Believe it or not, the euro is back in fashion

Everybody wants a piece.
Everybody wants a piece.
Image: Reuters/Charles Platiau
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Three years of euro-bashing may be finally coming to an end. For the first time since mid-2014, the balance of traders think the euro will rise in value, instead of fall.

Technically speaking, that means investors have a net long position in futures and options contracts on the euro, a rare sight in recent years:

This is a somewhat niche but useful gauge of the general sentiment among traders towards any given asset—in this case, the euro. The data come from the US Commodity Futures Trading Commission, so the participants primarily trade on the Chicago and New York futures markets. It tallies the open interest (ie, outstanding contracts) at the end of each Tuesday of speculative traders, who are investors trying to make a profit based on the price movements of the currency, not market players buying or selling it to hedge their business activities.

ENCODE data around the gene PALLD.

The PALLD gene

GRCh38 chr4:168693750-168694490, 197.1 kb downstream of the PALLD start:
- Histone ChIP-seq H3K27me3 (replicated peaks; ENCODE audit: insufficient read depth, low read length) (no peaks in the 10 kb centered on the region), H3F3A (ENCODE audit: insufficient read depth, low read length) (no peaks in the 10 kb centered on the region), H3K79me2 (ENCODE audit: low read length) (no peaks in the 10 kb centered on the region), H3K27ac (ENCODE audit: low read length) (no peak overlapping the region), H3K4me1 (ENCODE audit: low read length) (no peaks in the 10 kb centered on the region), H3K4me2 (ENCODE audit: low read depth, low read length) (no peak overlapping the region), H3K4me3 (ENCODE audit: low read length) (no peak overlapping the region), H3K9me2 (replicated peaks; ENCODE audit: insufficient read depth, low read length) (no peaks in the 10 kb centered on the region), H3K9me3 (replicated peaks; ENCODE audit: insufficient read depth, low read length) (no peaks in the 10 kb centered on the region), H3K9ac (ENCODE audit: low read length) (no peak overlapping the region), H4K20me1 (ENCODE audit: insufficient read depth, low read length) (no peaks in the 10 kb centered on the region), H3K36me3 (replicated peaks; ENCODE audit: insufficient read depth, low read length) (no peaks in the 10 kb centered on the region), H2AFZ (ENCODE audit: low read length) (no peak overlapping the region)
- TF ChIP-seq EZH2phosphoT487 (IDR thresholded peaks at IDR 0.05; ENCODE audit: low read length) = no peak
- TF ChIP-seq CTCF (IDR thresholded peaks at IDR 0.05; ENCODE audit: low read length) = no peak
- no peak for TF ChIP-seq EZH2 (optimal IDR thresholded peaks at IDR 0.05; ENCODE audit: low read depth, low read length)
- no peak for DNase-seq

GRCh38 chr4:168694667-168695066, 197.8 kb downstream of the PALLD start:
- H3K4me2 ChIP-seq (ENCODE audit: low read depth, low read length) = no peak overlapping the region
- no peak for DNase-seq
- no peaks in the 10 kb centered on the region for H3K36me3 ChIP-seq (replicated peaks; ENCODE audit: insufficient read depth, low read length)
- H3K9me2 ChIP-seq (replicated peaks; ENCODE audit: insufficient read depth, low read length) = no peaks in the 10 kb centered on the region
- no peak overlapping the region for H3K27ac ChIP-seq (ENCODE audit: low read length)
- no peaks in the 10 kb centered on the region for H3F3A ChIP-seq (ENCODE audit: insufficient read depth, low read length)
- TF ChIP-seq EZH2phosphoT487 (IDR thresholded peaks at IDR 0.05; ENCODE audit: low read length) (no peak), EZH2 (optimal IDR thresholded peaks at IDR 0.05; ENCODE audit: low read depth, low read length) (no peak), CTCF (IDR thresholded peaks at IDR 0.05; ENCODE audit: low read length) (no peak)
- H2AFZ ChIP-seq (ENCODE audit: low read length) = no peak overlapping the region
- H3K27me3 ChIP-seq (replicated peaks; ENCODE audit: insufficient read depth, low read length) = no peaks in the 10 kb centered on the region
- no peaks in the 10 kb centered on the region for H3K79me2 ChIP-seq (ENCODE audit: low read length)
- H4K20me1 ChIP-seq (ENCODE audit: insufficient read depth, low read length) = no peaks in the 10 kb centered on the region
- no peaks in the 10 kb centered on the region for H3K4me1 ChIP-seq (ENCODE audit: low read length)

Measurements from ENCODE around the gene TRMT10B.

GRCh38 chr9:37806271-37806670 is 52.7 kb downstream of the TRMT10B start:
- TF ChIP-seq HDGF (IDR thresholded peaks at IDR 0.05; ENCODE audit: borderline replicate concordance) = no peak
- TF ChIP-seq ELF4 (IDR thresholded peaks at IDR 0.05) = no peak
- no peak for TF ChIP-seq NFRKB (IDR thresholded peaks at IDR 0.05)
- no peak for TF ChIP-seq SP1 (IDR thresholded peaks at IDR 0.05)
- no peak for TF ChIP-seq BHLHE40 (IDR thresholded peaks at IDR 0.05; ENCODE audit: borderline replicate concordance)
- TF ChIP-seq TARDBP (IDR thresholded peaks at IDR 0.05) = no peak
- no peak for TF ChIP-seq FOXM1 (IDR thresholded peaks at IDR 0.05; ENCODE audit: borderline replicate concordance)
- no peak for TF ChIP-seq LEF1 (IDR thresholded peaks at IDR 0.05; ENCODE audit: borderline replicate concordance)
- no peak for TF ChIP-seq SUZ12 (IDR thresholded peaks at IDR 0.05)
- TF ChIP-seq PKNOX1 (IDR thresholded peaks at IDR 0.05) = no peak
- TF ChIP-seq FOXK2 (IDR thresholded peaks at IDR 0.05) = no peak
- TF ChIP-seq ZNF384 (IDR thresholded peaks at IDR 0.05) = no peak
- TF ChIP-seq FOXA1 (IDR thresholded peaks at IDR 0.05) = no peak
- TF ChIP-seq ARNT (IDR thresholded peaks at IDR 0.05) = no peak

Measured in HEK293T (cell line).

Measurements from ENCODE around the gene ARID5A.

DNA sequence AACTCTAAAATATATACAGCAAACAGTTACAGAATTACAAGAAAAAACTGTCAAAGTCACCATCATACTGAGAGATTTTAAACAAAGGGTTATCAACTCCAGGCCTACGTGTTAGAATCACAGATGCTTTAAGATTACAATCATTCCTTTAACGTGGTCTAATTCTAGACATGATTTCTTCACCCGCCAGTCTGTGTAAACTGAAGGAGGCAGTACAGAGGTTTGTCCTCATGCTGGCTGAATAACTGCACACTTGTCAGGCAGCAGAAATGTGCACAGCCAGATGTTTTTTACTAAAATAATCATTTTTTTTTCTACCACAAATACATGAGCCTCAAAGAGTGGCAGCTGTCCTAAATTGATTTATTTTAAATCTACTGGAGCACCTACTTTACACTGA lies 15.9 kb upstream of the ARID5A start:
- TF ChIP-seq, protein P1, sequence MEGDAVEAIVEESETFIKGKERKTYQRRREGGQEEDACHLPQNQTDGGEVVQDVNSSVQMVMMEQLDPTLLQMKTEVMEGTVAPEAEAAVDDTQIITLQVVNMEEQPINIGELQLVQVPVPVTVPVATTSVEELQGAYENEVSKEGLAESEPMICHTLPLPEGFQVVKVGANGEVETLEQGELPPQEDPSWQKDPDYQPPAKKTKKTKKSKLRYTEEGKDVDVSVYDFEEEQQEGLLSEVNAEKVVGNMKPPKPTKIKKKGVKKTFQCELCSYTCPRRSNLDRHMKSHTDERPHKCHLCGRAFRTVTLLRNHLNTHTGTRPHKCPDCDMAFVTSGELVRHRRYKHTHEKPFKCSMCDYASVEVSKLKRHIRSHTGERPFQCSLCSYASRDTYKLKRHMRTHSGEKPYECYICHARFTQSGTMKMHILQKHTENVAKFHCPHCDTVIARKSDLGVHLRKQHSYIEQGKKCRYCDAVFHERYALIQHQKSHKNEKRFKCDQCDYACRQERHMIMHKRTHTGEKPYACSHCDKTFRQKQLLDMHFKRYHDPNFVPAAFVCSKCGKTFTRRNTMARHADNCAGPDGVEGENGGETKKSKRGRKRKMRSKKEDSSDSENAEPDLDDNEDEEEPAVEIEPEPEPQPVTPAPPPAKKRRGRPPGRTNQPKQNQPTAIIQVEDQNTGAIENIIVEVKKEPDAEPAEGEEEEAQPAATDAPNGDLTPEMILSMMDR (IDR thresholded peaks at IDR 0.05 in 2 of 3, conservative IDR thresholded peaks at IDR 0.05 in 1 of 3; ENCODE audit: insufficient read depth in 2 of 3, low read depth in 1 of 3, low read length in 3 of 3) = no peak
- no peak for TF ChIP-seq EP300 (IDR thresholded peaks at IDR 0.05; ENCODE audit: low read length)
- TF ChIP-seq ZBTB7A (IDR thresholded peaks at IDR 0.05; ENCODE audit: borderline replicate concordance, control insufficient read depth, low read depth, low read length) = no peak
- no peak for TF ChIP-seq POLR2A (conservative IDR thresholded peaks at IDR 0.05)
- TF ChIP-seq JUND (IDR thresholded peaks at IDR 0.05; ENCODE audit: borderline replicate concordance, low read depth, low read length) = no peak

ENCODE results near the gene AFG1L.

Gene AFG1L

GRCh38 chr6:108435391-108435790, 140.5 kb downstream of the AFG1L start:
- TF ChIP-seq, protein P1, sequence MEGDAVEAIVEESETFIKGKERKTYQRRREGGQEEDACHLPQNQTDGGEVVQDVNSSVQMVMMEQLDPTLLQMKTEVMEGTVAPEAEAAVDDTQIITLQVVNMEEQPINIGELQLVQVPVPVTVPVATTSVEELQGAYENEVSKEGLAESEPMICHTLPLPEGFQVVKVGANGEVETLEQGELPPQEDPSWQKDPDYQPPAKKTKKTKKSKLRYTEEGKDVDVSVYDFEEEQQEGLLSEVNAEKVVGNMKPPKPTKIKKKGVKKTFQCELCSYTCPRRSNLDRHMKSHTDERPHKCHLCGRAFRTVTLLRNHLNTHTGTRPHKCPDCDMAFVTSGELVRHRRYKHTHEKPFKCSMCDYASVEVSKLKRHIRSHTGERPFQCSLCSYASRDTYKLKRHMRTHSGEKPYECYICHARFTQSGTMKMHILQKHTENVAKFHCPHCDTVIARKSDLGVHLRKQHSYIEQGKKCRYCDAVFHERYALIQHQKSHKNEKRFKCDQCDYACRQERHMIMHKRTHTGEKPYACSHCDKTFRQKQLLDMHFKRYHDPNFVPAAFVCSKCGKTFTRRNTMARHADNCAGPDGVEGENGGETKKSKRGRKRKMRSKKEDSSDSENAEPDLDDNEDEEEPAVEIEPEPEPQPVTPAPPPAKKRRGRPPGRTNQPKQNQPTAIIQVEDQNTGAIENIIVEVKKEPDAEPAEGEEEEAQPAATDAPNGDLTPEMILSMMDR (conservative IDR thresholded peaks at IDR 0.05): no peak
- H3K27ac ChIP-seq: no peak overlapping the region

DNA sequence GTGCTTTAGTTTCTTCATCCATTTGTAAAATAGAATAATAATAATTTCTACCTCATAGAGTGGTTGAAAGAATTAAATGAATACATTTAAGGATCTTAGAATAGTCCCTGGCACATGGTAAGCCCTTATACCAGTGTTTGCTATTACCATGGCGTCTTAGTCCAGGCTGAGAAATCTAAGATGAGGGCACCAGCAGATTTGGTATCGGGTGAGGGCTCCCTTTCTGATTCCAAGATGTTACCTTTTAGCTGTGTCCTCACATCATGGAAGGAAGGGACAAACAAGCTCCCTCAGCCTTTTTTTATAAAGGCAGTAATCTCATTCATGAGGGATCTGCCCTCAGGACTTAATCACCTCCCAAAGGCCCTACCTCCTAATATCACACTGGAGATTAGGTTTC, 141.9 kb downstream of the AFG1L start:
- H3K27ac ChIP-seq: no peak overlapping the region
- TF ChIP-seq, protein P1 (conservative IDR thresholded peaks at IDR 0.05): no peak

On May 9, there were 22,399 net long contracts in euro futures and options, according to the CFTC data published May 12. A week earlier there had been 1,653 net short positions.

Why the turnaround? The victory of Emmanuel Macron, a centrist, staunchly pro-EU candidate in France’s recent presidential election, has made some more bullish about a growing European economy and fueled speculation that the European Central Bank will soon be able to remove some of its emergency stimulus measures.

The flow of money into the euro zone has pushed the euro its highest level in six months versus the dollar. Germany’s stock market just set a new all-time high. Greece—Greece!—is thinking about a return to the bond market. Risks still abound, though, and looming elections in Germany and Italy will be the next tests that determine how long the celebrations last.